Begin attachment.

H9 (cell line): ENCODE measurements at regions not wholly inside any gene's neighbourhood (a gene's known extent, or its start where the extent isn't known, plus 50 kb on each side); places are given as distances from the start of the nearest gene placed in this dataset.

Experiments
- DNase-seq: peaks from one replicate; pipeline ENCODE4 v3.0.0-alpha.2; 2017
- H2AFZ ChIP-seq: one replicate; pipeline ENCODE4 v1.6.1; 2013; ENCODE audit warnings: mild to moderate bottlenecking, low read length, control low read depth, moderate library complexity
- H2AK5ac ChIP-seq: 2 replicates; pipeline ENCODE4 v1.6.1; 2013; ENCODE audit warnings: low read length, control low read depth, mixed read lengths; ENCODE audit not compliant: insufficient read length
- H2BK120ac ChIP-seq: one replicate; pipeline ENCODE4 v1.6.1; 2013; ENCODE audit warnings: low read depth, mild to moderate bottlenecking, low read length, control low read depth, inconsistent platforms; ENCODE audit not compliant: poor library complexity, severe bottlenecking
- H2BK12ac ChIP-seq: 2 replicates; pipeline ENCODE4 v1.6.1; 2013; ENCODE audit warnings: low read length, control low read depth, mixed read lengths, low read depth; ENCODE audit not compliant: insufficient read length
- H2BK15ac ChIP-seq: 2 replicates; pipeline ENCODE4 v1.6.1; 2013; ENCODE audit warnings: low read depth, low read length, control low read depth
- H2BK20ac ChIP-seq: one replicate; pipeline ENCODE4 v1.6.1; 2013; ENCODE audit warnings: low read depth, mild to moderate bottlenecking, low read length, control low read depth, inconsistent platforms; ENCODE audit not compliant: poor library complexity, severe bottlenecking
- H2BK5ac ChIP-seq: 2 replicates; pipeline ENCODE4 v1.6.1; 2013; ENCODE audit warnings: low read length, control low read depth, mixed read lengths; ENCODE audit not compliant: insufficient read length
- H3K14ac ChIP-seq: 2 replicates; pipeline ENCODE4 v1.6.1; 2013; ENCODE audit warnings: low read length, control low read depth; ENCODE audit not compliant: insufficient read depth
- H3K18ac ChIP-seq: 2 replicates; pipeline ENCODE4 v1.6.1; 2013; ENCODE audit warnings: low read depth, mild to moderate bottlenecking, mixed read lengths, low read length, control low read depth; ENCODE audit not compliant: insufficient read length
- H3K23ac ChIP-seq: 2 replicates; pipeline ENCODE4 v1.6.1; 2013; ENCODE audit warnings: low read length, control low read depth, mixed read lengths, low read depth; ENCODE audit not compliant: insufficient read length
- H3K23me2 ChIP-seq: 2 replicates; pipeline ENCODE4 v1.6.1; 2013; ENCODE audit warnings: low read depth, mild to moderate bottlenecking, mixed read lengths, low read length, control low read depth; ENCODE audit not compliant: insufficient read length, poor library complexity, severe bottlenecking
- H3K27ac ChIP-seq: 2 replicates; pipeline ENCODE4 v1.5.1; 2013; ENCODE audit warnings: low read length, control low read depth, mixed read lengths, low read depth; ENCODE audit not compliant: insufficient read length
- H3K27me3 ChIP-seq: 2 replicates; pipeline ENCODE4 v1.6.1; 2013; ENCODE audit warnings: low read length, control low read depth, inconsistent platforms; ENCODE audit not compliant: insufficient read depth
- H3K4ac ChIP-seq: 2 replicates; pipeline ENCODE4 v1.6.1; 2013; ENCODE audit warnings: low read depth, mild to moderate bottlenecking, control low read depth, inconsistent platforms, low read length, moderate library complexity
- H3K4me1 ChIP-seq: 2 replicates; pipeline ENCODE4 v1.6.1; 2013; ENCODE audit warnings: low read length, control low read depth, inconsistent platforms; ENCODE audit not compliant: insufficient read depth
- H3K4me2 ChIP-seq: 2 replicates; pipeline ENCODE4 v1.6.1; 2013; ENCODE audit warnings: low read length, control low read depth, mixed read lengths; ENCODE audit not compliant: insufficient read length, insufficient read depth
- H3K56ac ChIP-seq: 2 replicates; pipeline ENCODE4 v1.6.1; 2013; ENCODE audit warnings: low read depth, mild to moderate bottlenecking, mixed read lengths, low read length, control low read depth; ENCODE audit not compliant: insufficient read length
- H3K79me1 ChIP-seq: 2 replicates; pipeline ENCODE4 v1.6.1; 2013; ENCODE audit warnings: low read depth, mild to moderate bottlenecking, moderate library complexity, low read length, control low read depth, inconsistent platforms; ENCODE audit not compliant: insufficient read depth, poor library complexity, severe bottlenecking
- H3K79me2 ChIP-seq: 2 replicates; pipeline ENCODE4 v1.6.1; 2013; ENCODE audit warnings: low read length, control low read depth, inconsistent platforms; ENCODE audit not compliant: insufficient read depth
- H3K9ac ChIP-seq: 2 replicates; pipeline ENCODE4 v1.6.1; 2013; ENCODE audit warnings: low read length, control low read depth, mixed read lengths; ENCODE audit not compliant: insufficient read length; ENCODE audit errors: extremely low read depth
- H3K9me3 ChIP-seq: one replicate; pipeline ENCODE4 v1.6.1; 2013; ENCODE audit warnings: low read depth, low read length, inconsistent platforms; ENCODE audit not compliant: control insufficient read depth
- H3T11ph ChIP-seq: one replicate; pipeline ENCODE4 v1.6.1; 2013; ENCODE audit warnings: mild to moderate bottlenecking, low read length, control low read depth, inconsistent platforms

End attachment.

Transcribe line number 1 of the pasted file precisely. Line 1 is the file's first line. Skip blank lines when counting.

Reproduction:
H9 (cell line): ENCODE measurements at regions not wholly inside any gene's neighbourhood (a gene's known extent, or its start where the extent isn't known, plus 50 kb on each side); places are given as distances from the start of the nearest gene placed in this dataset.